I had a browse around the American blogs for the first time in ages and noted there is an awful lot of nonsense about the Newsweek Koran story being written.
David Brooks in the NYT notes the two trends that have emerged in reaction to the story:
Countless conservatives say the folks at Newsweek were quick to believe the atrocity tales because they share the left-wing, post-Vietnam mentality. On his influential blog, Austin Bay writes that the coastal media “presume the worst about the U.S. military – always make that presumption.”
Excuse me, guys, but this is craziness. I used to write for Newsweek. I know Mike Isikoff and the editors. And I know about liberals in the media. The people who run Newsweek are not a bunch of Noam Chomskys with laptops. Not even close. Whatever might have been the cause of their mistakes, liberalism had nothing to do with it.
And then he turns to the left:
Meanwhile, the left side of the blogosphere has erupted with fury over the possibility that American interrogators might not have flushed a Koran down the toilet. The Nation and leftish Web sites are in a frenzy to prove that the story is probably true even if Newsweek is retracting it.
This, too, is unhinged. Would it be illegal for more people on the left to actually be happy that a story slurring Americans may turn out to be unproven? Could there be a few more liberals willing to admit that prisoners routinely lie about their treatment? (Do we expect them to say their time in captivity wasn’t so bad?)
I take the point although it has to be said that the story hardly sounded incredible did it? I mean when you first heard it what was your reaction? After all it is not the first time we have heard such reports and after the antics of Private England and others it really wouldn’t have been a shock.
But, he is also right that there is indeed a section of the left who wish to always believe the worst about the US and its military in particular. And he also has a point when he concludes that those who really deserve criticism are the Islamists who latched on to the story to stir up anti-American hatred:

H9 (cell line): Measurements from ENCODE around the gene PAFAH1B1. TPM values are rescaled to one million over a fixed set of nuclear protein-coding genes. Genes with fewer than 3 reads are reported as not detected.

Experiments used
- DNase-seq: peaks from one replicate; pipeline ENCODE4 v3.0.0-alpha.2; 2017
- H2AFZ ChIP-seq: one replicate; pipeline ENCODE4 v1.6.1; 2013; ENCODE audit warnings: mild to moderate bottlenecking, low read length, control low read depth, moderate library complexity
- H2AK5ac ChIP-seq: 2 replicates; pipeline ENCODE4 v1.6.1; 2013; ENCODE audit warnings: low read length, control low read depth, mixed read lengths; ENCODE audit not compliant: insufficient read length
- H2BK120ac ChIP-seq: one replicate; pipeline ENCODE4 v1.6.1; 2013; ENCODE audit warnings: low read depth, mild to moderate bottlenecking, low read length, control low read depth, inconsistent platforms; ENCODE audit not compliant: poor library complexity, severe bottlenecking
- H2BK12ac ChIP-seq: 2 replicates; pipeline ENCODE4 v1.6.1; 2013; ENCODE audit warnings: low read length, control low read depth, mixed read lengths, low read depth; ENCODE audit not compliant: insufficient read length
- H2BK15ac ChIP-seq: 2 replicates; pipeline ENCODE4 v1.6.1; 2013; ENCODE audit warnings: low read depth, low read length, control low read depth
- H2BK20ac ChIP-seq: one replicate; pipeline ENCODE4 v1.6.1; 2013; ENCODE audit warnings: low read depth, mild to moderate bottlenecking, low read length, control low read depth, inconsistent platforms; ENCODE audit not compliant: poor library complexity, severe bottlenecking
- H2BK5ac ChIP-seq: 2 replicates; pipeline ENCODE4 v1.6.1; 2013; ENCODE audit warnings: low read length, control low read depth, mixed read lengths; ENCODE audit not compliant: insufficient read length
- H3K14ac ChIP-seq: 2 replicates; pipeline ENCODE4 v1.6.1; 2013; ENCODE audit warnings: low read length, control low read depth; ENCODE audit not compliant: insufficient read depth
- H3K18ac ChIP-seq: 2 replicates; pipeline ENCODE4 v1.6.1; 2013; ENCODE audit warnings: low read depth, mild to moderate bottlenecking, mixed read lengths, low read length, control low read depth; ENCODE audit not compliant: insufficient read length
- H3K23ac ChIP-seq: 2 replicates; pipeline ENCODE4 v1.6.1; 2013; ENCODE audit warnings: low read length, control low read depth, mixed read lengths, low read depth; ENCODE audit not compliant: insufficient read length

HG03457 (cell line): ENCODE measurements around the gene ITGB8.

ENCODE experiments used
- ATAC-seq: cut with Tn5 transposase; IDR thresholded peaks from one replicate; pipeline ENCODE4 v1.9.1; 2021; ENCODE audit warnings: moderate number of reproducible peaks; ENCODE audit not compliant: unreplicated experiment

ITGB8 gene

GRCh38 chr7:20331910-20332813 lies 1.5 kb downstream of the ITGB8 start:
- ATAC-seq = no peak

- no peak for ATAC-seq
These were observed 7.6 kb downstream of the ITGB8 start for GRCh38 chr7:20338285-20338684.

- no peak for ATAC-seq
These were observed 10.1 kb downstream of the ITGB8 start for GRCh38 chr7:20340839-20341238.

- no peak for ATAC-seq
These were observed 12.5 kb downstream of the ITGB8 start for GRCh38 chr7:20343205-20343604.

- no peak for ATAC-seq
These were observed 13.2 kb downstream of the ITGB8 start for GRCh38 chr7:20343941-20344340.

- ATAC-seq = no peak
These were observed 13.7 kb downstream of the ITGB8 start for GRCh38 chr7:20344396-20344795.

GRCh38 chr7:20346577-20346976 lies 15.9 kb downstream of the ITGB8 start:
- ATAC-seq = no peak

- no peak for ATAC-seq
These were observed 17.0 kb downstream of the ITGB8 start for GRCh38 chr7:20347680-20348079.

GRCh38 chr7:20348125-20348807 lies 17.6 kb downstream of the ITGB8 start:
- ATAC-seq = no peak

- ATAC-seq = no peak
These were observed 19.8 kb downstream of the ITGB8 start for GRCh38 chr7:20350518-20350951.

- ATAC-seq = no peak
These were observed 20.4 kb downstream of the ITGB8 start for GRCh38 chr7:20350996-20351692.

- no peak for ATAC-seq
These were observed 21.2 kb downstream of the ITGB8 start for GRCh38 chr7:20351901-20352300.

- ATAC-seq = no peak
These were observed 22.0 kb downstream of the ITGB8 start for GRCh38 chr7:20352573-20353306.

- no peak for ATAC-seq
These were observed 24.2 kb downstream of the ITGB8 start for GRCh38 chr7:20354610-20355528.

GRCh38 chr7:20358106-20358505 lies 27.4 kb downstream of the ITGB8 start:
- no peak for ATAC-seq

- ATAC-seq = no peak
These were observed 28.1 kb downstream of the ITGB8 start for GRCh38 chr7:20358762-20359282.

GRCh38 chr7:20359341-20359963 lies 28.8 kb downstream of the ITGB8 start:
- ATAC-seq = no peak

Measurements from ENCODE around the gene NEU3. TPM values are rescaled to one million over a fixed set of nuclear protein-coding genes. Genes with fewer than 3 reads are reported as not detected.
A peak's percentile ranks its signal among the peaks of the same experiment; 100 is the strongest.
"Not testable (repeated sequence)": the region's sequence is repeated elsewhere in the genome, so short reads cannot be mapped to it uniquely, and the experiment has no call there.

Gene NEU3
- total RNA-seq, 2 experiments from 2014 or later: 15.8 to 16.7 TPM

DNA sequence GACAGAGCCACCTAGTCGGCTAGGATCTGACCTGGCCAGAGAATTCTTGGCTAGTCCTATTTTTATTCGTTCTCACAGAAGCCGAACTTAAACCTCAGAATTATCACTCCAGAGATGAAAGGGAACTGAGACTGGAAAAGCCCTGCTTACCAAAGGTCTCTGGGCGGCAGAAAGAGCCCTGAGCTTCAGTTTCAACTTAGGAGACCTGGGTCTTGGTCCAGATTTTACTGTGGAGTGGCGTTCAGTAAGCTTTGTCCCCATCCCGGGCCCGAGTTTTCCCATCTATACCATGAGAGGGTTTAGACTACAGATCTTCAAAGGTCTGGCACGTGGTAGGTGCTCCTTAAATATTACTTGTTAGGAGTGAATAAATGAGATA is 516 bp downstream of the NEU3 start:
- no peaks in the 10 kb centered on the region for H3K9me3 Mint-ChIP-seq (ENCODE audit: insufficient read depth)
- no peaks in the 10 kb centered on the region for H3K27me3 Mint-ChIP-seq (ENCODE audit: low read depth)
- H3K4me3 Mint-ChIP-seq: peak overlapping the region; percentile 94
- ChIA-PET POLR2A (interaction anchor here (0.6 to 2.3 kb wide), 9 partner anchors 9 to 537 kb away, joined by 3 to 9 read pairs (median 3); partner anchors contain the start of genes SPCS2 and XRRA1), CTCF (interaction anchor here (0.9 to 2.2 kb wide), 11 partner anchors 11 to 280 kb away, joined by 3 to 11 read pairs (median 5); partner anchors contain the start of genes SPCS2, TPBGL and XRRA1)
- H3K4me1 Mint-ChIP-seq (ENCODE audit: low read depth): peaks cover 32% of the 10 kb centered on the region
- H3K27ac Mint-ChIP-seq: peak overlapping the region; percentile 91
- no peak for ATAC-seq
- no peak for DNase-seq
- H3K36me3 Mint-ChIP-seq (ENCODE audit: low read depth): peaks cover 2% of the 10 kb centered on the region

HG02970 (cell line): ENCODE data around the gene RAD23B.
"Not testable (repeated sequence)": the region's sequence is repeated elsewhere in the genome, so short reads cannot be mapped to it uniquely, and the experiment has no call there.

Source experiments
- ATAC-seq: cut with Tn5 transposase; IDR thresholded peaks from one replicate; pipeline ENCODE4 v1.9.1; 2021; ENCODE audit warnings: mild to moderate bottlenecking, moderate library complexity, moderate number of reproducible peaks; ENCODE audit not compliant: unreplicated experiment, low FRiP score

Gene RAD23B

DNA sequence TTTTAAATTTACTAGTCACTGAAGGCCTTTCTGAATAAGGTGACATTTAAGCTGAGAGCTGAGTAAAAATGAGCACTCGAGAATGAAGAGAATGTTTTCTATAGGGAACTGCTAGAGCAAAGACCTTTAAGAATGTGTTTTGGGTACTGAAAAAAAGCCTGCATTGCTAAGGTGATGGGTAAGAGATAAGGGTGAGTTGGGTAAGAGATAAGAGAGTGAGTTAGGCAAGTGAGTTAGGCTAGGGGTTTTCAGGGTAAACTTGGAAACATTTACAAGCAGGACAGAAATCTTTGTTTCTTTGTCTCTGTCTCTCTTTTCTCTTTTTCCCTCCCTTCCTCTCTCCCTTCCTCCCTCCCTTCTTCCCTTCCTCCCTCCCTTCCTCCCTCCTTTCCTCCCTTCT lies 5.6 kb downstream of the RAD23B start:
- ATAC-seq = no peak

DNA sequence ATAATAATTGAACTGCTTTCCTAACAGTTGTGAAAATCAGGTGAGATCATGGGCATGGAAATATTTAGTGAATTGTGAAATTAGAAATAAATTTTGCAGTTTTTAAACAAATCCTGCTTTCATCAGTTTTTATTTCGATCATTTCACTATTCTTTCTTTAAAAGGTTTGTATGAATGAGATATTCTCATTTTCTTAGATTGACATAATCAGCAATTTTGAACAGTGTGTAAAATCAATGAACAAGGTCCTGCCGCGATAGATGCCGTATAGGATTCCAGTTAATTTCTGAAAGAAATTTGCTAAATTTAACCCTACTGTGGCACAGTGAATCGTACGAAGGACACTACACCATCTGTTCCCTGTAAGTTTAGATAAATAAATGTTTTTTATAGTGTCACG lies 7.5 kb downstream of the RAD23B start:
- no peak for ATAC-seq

The rioters are the real enemy, not Newsweek and not the American soldiers serving as prison guards.
Well yes, but I think Brooks is missing something out as well, something which was summed up well by Rafael Behr at the Observer blog:
It might be worth pondering which is more likely, over the course of time, to damage the image of the US in Afghanistan, persistent reports by Afghans themselves that they have been subjected to cruel and humiliating treatment, or one report in a news magazine.
Newsweek made a mistake with terrible, unintended consequences. They retracted. But their offence is not even in the same league as the ones alleged by multiple sources to have been systematically perpetrated inside Guantanamo Bay and US military facilities in Afghanistan.
And, in the broader context, Abu Ghraib prison as well.
The struggle against reactionary and violent Islamism is a fight on many levels and too many gifts have been handed to the enemy through the abuse, humiliation and torture of prisoners.
It would be better if those Americans who feel the urge to always take ‘a tough line’ put their obsession with scoring points with the mainstream media to one side for a while and recognise that those, of whatever rank or position, whose indefensible acts hand propaganda opportunities to the opponents of democracy, are traitors to the cause.